It may be appropriate that the words “GAS” appear on the surface of the tail-plane of this Cessna 310 as it was a fuel issue that led to a forced landing in a remote area of Australia in 1993.
The plane, which is situated a short-distance from the Anne Beadell Highway in the Great Victoria Desert, made a forced landing after the pilot ran out of height, and time, to trouble-shoot an engine failure whilst en-route to the goldfields area of West Australia.
According to the Australian Transport Safety Bureau Report, a contributing factor to the accident was a lack of knowledge and understanding of the aircraft’s fuel system by the pilot.
And GAS? Goldfields Air Services…
Whilst the occupants were injured, no fatalities were suffered and these days the aircraft is a curiosity to many travelling this remote desert route.
Photo: Baz – The Landy
Recently we undertook an expedition across a large swathe of Australian Desert Country, where the skies are dark blue and the earth a parched red.
This was a trip that took us across Australia’s Great Victoria and Gibson Desert’s and some other marvellous places along the way.
You can read a little more about the expedition here…
I’ve always considered the journey is what a trip is all about, even the bits in between the good bits when you seem to be travelling no-where fast, transiting from one point to another. But having said that, touring and travelling in this great country of ours usually means “covering the miles” to get to an objective of some kind.
On our recent trip we pulled up in the small town of Peterborough, South Australia, for a cup of tea and bite to eat, doing so in a park not too far from the centre of town. Very pleasant indeed, and perhaps next time we will spend a little more time there to explore it just a little bit further.
Now Mrs Landy, Janet my wonderful partner, and I have been together for over thirty years, childhood sweethearts, almost, having lived next door to each other in our heady adolescent years.
Neither of us has experienced what it might be like to leave a lover, for another, only to run into your ex-partner at the very moment you are looking longingly at your new beau!
Crikey, not in the last thirty years anyway…
Perhaps against all odds, as we were downing a piping hot cup of tea on what was a fairly cold and wintry afternoon in downtown Peterborough, the “Old Landy” or “Old Whitey” as it is referred to these days, the somewhat trusty old vehicle that took us on many trips into Outback Australia, pulled up, right where we were sitting.
Perhaps, just like a scorned lover would.
Goading us by its mere presence; causing us to feel a twinge of guilt at the way it was discarded, for another…
Oddly, I had never met the gentlemen who had purchased “Old Whitey” as Janet took care of the sale, so I introduced myself and he said it was travelling well…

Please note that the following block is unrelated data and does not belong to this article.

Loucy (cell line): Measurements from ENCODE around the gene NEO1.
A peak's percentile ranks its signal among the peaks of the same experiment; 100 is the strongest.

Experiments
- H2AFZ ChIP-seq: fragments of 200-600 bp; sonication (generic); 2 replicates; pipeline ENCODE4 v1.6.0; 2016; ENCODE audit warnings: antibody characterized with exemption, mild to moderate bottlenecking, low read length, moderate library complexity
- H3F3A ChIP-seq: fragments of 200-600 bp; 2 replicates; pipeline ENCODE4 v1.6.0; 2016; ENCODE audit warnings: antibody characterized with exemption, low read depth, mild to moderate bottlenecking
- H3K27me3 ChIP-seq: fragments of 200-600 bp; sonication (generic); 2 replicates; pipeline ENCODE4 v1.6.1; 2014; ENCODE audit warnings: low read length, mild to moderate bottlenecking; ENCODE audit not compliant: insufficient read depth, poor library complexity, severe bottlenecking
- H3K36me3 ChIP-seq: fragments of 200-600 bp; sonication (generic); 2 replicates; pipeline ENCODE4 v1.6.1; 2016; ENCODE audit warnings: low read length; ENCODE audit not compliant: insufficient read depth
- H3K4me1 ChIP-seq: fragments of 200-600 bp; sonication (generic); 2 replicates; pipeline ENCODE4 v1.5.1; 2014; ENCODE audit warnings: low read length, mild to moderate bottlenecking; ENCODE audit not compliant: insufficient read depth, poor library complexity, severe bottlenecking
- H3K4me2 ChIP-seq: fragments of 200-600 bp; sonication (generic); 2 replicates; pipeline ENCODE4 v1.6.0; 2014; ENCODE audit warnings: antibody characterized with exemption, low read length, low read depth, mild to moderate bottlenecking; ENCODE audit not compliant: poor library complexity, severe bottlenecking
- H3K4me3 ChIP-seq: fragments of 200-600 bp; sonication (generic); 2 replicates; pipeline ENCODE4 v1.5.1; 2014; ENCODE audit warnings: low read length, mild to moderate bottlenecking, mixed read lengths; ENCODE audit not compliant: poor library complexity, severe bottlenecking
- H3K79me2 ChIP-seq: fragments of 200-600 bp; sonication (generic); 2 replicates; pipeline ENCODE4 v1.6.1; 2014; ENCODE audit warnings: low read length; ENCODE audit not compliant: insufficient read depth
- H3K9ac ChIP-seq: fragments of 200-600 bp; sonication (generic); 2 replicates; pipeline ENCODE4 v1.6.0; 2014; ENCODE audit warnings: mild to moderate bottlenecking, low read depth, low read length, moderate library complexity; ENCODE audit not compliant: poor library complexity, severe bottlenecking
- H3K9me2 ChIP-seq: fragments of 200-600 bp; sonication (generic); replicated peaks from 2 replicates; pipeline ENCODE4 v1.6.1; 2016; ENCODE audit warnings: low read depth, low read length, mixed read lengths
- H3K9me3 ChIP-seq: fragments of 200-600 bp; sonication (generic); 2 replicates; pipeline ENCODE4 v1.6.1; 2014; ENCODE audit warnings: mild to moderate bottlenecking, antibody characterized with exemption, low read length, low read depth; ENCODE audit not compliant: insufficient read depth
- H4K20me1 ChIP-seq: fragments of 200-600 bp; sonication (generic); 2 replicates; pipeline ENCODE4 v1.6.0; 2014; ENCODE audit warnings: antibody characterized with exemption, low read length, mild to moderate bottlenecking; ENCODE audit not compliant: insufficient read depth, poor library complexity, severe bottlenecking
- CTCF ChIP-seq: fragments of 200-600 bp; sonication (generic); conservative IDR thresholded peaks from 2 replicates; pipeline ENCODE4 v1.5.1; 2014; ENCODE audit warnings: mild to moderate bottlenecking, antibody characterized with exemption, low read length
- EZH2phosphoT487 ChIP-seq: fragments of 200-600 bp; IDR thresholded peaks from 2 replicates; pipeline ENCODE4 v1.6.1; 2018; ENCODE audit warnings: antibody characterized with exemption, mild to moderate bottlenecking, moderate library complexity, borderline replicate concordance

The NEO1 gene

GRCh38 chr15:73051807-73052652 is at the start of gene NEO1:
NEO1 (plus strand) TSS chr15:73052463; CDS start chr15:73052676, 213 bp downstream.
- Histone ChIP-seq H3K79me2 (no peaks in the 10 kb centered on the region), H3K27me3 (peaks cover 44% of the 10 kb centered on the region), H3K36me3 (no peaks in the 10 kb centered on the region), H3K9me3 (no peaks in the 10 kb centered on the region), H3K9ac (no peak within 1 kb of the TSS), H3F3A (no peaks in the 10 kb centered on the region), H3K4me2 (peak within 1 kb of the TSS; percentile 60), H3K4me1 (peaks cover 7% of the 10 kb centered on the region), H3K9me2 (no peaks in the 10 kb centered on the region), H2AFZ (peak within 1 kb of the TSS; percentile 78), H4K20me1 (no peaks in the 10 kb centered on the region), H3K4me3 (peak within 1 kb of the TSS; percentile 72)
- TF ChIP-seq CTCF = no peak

I think he was as surprised as me!
But it did leave us thinking was this “an old lover’s curse” as we headed for the deserts!
Fortunately The “New” Landy performed perfectly, and as expected…
Have you ever had a similar experience?
Um, with your vehicle, strewth I’ll stay out of your love affairs otherwise?
Photos: Janet Planet – Mrs Landy…
A highlight of our recent trip into the Western Deserts, which took us across The Great Victoria and Gibson Deserts in the Australian Outback, was a visit to Maralinga Village.
Many Australian’s will remember Maralinga as being at the centre of the British Atomic testing program conducted in Australia during the 1950’s, such is life in the colonies, although perhaps it is only in more recent history that much of what transpired at Maralinga has been fully understood by the general public.
You might even recall the alternative Australian rock band, Midnight Oil, wrote a song about it, but perhaps that depends on either your age or maybe your taste in music…
We had not previously travelled the Anne Beadell Highway, the track that traverses The Great Victoria Desert, but were informed that the far eastern section from Coober Pedy, the usual starting point, to Emu Junction had some of the worst road corrugations one could ever find, and the crossing experience from a scenery perspective would not be diminished by avoiding this section.
And I should clarify that the term highway is used in a very loose sense. It is little more than an extremely remote sandy track that winds its way across a large part of Australia and not the place for a leisurely Sunday afternoon drive.
With this in mind and a strong desire to visit the very place where the bombs were detonated we headed to Maralinga. Passing by the small community and pub at Kingoonya we made our way west on another access road avoiding some of those bad corrugations, at least for a short time!
Kingoonya is typical of the very places we like to visit as usually the small populations are overrun by interesting characters! Kingoonya was no exception and we’ll be sure to spend more time there on future travel in the region…